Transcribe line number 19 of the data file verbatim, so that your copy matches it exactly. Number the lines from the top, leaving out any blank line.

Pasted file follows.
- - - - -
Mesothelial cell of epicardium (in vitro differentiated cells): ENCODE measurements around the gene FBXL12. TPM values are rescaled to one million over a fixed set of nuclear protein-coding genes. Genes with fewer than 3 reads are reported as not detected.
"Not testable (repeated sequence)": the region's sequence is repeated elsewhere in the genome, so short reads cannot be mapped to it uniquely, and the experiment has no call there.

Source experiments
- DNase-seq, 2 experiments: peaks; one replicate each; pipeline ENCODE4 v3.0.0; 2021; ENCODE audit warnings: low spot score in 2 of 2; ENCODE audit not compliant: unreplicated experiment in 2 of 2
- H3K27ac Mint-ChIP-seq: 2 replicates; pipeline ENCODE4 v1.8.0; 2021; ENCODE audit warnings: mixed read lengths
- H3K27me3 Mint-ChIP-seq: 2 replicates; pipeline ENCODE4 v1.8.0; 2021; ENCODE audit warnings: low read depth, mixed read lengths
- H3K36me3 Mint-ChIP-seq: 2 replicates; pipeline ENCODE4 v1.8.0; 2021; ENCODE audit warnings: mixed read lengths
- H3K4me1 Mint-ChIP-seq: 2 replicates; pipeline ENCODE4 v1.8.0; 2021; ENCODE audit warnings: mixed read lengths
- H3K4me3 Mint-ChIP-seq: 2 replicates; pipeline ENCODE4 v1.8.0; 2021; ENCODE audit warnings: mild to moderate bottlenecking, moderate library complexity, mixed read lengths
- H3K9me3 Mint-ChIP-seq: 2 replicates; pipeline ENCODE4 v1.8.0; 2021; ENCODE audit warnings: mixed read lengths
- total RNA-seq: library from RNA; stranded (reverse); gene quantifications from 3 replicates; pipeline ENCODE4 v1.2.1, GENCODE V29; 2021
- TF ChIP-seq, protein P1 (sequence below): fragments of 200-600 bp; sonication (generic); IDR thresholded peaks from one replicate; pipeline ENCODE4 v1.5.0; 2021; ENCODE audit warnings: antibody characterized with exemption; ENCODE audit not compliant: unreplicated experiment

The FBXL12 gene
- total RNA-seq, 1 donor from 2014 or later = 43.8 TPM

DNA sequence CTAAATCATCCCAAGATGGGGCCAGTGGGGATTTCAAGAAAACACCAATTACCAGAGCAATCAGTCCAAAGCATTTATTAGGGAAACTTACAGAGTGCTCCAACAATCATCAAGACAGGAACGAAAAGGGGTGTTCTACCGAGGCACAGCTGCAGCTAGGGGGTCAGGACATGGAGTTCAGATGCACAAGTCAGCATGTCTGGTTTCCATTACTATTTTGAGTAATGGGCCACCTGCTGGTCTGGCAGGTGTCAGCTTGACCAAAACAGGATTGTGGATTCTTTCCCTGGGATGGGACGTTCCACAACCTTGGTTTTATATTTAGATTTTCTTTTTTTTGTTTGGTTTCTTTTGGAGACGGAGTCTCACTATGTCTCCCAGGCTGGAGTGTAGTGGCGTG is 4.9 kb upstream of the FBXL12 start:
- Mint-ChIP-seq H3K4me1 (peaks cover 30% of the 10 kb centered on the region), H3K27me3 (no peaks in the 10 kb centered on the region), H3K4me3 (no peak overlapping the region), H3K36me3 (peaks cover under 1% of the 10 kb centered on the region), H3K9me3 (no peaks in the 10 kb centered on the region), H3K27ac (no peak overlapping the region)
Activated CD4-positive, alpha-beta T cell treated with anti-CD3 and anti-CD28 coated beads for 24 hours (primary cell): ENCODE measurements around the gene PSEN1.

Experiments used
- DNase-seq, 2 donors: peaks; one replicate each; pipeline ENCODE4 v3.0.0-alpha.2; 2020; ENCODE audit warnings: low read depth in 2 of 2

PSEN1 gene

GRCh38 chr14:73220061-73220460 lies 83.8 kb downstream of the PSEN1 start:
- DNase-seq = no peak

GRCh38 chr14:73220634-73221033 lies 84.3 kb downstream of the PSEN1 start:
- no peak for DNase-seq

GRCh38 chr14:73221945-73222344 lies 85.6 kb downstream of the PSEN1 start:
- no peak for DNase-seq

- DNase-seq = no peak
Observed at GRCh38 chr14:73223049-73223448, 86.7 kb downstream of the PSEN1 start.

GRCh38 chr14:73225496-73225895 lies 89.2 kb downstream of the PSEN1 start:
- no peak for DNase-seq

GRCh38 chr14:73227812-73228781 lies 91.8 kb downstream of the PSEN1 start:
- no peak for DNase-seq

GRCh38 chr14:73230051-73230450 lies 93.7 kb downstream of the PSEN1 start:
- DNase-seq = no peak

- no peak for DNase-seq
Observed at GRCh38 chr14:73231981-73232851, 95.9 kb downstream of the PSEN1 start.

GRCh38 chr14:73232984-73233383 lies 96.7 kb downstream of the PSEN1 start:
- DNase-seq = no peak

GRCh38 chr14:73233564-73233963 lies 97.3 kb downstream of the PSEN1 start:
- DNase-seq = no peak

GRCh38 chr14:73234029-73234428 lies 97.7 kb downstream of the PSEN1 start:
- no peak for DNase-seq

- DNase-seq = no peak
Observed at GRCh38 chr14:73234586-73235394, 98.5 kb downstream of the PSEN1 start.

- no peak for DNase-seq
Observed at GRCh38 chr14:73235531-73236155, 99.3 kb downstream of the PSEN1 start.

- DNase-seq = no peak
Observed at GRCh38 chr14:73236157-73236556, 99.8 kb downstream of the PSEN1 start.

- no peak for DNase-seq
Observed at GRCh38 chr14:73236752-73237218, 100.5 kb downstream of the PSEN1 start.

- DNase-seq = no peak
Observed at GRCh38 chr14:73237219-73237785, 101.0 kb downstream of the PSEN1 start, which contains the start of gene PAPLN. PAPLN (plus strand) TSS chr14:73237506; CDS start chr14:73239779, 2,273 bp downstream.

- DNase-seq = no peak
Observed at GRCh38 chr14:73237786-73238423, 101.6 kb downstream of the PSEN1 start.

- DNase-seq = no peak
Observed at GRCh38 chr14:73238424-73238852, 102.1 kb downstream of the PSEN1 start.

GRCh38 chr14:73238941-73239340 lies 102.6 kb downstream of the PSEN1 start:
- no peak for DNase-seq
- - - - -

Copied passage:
- DNase-seq, 2 donors: peaks; one replicate each; pipeline ENCODE4 v3.0.0-alpha.2; 2020; ENCODE audit warnings: low read depth in 2 of 2